This bitch shows smooth, efficient movement and balanced reach and drive. (Photo by Chris Butler)
The breed is named the “Flat-Coated Retriever”. The coat is therefore very important to the breed. It is first a functional jacket, it must be sufficient to protect the dog in all sorts of weather and cover conditions. It is moder- ately thick, straight and flat-lying with sufficient fullness, length and texture to protect the dog. It is not fluffy, silly or curly; it may be slightly wavy. This breed was once called the Wavy-Coated Retriever and this type of coat still appears in the breed. As long as it is flat-lying, it is not penalized. When in full coat, the ears, front, chest, back of forelegs, hind legs, thighs and bottom of the tail are feathered. The coat should not be excessive. Exces- sive coat will pick up more burrs and weeds, and impede the dog’s ability to work in heavy cover. The dog may have a mane of thicker, longer coat over the neck, shoul- ders and withers. Sometimes this ends in the middle of the back, giving the impression of a dip in the topline, which is not real. Please use your hands to evaluate the topline if necessary. The standard requires that the dog be shown in as natural coat as possible. He should not be penalized for lack of trimming as long as they are clean and well brushed. Tidying of the ears, feet, underline and tip of the tail is acceptable. It has become fashionable in some countries to strip or shave the necks of FCs to just above the sternum; they think this helps to show the neck and emphasize the forechest. I’m hopeful that our North American judges can tell the difference between a puff of hair and the actual forechest on a dog. We want our Flat-Coats to be able to go hunting tomor- row. Stripping his neck of all of its hair removes pro- tection from brush, bramble and leaves the dog more open to cold water or injury. The standard states that, “Shaving or barbering of the head, neck or body coat must be severely penalized.” Dogs that are severely bar- bered should not be awarded first place ribbons, nor should they be given group placements. Dogs with a proper coat should not need to be barbered. Our dog is a Working Retriever, he needs the protection his natu- ral coat provides. For the same reasons whiskers should not be cut off our dogs, they are sensory organs and help to protect the dog’s face and eyes from injury. Several words have been used repeatedly in this arti- cle: strong, elegant, moderate, happy and workman- like. It is important that a winning Flat-Coat be all of those things.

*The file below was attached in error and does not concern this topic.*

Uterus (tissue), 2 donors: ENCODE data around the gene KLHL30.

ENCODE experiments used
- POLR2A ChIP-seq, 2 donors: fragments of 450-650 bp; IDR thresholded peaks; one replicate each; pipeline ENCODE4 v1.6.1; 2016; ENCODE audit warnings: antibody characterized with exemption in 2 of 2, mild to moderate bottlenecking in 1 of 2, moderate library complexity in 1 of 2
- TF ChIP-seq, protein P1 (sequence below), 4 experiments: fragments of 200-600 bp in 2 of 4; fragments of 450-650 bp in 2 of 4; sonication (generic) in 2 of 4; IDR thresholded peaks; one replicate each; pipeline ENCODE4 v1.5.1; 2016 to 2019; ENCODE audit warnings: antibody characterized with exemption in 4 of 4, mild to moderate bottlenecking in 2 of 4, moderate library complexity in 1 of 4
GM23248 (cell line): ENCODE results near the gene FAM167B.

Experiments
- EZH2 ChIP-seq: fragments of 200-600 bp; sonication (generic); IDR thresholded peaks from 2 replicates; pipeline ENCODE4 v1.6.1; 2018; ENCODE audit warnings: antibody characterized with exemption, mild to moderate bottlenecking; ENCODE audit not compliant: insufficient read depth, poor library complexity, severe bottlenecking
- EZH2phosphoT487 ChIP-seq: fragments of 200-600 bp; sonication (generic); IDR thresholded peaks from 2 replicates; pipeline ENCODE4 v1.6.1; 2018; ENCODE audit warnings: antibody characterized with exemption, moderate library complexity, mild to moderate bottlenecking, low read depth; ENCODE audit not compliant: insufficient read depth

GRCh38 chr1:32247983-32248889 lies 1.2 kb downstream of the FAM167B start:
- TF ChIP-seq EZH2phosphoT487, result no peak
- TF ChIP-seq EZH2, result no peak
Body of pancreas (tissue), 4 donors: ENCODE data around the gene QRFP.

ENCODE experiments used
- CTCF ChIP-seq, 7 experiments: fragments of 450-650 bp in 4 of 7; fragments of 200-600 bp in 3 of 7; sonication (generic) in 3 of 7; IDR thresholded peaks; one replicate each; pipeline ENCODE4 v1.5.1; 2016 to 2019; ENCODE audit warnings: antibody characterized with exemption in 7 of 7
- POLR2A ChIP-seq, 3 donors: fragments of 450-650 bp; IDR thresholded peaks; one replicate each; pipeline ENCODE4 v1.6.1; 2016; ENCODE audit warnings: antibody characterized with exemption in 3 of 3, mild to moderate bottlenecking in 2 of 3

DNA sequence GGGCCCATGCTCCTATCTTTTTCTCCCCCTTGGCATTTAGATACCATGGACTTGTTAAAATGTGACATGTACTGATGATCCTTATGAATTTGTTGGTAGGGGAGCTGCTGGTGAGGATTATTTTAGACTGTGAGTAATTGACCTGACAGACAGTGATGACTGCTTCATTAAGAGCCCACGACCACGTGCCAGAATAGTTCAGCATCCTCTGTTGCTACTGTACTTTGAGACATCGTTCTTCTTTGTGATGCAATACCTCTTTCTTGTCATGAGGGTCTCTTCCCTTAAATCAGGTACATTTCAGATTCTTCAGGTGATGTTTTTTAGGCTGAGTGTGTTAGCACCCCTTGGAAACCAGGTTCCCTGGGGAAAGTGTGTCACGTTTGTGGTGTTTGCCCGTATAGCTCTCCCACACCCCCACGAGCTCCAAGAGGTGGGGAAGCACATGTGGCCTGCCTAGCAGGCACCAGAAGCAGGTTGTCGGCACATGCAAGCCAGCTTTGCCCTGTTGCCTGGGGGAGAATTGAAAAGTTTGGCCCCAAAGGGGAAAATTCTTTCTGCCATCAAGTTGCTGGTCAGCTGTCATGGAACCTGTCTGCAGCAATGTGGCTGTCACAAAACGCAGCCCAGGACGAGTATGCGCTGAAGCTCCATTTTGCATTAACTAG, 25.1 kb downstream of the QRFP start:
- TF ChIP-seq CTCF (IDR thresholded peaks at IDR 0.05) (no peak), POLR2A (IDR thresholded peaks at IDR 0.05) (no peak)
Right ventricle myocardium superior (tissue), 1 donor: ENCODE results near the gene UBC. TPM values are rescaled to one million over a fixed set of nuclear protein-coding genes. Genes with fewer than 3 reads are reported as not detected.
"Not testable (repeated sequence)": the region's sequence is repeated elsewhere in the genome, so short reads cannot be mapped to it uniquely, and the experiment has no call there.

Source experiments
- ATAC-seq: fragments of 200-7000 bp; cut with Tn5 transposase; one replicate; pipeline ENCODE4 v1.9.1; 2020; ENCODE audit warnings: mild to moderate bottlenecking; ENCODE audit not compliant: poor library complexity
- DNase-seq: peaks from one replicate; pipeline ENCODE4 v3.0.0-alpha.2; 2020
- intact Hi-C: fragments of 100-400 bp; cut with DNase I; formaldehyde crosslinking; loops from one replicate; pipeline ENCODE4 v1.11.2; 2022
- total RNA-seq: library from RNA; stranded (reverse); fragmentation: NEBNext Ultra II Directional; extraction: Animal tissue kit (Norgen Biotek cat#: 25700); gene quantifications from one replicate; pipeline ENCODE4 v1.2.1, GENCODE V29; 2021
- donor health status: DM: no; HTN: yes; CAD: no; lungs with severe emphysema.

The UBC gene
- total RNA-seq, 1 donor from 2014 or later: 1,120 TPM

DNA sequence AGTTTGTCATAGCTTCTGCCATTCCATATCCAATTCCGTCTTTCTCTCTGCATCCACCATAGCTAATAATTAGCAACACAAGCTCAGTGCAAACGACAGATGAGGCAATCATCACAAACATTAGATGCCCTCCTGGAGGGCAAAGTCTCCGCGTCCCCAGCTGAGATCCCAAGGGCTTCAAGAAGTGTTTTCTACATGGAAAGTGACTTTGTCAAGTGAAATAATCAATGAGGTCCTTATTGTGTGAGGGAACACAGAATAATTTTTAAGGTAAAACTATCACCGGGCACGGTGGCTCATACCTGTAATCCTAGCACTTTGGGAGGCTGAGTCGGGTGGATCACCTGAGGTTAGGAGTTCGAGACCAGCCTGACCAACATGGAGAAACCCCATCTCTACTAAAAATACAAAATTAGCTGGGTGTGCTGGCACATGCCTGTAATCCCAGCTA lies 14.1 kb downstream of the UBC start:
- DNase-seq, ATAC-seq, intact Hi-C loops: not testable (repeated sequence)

A very nice male head.
Standing dog. (Photo by Wendy Tisdall)
ABOUT THE AUTHOR Helen Szostak, DVM, has been a breeder and exhibitor of Flat-Coated Retrievers for 43 years. Her Grousemoor Flat-Coats have produced many champions, National Specialty BOB and BOS winners, Group winners and placers, OTCH, Mach, MH and TDX dogs as well as other title holders. She was awarded the AKC’s Sporting Dog Breeder of the year award in 2003. She has been an AKC delegate, National Specialty Chairperson and has held many offices in Breed and All Breed Clubs. She currently belongs to the Flat-Coated Retriever Society’s of the US, Canada and the UK and the Marshbanks Golden Retriever Club.
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